Nine facilities closed in 2011, two in 2013 and four more in 2014. Closures resumed with two facilities in 2019, including Livingston Correctional Facility in Livingston, according to DOCCS data.
The closures removed 8,051 beds from the state prison system impacting 3,497 employees.
DOCCS and other state officials study many factors before closing a facility, Annucci said in February, including infrastructure and proximity to other facilities to move staff.
DOCCS asked for a Freedom of Information Law request Saturday to compile and release detailed estimated repair costs.
“There are minimal maintenance costs associated with the closures and the decommissioning of the facilities,” Mailey said, but did not answer inquiries for specific annual upkeep costs. “The Clinton Annex will be maintained in a state of ready.”
Giglio criticized Cuomo and his administration for not releasing what the associated maintenance costs.
“Once a facility is moth-balled, what happens to that property?” Giglio asked. “The state of New York still owns it and there’s an expense associated with it. Just less inmates, and we’re going to remove the state employees. There’s no talk about what happens next. We still own them.”
Giglio urged for the state to return to following Pataki’s right-sizing policy he said allowed nonviolent offenders to participate in rehabilitative programs and be released early.
“It works if they let it work,” he said. “But when you do it haphazardly like they’re doing it, all you can do is achieve some not legitimate numbers and not the savings they claim.”
De La Rosa, who has visited prisons across the state, supports the governor’s budgetary waivers to allow for faster prison closures.
“I don’t know what the justification is,” she said of keeping prisons open for a full 12 months. “If we’re seeing a significant decrease in the population and [staff] in those prisons can be easily distributed in the system, why keep an entire facility open? If a prison isn’t being used at capacity, so it is a budget issue. It is a cost savings.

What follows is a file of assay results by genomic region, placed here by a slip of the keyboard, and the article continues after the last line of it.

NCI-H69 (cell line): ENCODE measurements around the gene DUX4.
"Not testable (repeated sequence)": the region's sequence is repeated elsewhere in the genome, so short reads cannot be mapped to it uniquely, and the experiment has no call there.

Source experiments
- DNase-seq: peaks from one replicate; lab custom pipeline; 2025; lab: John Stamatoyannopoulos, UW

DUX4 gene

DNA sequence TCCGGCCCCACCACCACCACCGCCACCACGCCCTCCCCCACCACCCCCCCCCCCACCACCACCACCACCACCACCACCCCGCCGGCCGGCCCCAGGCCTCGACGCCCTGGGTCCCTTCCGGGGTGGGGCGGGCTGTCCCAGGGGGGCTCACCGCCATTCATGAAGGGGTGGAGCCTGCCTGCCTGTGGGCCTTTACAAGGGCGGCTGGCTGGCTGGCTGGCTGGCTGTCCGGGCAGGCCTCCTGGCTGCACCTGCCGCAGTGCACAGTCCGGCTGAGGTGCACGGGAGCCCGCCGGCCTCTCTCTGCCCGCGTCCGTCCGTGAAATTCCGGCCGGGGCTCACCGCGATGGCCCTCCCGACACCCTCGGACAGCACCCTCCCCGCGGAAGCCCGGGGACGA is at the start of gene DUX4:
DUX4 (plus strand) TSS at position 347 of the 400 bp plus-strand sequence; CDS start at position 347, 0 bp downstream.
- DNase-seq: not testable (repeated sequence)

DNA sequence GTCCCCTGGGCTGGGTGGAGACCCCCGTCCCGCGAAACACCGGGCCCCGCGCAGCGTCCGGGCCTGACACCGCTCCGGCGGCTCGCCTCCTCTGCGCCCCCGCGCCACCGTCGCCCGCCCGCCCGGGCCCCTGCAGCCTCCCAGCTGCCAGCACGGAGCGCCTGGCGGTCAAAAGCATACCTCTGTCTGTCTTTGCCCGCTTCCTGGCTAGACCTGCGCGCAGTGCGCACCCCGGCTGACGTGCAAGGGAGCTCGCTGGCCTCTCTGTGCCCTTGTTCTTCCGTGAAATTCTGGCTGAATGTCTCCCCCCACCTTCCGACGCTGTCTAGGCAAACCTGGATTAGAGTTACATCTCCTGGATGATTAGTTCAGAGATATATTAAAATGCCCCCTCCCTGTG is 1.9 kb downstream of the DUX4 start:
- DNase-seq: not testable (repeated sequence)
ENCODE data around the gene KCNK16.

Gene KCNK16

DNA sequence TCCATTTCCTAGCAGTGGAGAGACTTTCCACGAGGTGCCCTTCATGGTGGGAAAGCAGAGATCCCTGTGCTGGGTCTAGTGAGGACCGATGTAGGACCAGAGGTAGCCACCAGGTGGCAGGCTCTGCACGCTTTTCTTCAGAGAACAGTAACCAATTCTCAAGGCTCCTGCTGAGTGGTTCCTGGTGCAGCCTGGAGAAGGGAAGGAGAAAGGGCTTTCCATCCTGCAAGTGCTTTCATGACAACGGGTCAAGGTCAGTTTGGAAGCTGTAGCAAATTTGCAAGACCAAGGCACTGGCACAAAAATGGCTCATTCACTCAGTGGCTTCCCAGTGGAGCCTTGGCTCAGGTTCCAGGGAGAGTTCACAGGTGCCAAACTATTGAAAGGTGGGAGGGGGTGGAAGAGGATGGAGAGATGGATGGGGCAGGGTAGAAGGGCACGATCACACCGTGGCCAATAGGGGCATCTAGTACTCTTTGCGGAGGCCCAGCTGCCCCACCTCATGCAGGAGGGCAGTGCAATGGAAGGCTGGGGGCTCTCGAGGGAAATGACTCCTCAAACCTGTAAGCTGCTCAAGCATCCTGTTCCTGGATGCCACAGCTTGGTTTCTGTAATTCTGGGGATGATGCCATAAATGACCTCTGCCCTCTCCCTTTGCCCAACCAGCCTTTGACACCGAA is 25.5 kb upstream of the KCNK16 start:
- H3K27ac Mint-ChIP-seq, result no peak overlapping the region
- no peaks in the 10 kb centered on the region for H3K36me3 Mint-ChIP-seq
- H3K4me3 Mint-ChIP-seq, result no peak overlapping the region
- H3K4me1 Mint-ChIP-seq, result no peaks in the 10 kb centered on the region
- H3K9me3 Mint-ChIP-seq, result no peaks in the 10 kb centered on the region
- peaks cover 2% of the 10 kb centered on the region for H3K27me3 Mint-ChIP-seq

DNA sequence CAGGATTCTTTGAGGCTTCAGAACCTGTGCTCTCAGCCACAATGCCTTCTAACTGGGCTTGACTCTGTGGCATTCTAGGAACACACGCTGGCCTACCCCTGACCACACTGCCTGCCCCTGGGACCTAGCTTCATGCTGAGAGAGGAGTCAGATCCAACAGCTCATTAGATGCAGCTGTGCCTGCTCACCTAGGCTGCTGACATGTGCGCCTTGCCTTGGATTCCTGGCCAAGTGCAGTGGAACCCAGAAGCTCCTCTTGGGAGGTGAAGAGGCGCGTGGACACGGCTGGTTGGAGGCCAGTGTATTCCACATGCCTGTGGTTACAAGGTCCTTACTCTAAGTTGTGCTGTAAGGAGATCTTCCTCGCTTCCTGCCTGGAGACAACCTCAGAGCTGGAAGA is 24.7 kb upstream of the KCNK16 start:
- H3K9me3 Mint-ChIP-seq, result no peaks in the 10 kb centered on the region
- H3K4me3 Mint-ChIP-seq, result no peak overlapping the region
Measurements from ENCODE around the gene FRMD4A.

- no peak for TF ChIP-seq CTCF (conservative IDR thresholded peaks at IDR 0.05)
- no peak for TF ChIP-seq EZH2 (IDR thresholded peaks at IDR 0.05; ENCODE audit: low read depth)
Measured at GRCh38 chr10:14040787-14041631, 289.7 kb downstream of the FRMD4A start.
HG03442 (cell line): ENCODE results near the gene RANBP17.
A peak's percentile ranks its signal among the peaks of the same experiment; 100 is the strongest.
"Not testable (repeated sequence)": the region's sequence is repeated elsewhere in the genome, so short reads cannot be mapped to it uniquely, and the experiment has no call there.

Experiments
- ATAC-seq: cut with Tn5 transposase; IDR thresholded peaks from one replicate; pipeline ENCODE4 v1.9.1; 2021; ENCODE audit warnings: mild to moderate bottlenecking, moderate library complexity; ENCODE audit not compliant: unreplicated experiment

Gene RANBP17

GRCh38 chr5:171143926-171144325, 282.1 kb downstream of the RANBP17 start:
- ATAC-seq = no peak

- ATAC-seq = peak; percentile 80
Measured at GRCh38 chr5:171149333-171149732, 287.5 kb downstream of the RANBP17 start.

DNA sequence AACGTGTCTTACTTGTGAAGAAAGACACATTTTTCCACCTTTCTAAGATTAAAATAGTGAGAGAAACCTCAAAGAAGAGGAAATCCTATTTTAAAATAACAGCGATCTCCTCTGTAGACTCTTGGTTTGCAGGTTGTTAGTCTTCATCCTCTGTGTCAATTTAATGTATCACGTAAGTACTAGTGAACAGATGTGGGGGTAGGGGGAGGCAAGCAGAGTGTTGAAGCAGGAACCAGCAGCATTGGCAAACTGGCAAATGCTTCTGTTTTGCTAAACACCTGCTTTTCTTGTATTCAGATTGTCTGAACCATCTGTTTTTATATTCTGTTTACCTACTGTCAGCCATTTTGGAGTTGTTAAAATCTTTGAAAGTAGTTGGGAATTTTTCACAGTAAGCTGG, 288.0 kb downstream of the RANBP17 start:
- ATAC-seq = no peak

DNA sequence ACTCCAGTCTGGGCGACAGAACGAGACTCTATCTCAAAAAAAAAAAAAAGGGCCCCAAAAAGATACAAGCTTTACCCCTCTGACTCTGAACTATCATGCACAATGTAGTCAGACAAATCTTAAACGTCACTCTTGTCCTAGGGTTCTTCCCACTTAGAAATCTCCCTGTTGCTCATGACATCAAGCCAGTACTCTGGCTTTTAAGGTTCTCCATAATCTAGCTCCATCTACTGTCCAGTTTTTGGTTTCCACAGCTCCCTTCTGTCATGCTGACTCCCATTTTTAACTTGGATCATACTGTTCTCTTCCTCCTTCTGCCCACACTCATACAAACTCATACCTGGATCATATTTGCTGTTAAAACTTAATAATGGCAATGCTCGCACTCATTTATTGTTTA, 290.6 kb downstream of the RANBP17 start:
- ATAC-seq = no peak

“I would support, in the budget, the closure of these prisons. I think as a committee we can still have robust conversation and those legislatures can register concerns for support as we would during any other time during legislative session.”
The governor ultimately hands down the decision to close a state prison facility. The Legislature is not required to vote to authorize a closure.
Assemblyman Billy Jones, D-Plattsburgh, sponsors a bill in the Assembly to require the state Legislature’s approval to close a correctional facility.
Jones’s district includes the Clinton Correctional Facility and its annex.
Representatives with Gov. Andrew Cuomo’s office referred questions to the state Budget Division, and did not answer inquiries about why the governor has repeatedly waived the Correction Law mandate, the benefits of a faster prison closure or the number of facilities, including which, they are considering closing within the two-year waiver in the upcoming budget proposal.
Representatives for the Assembly Majority conference did not return multiple requests for comment.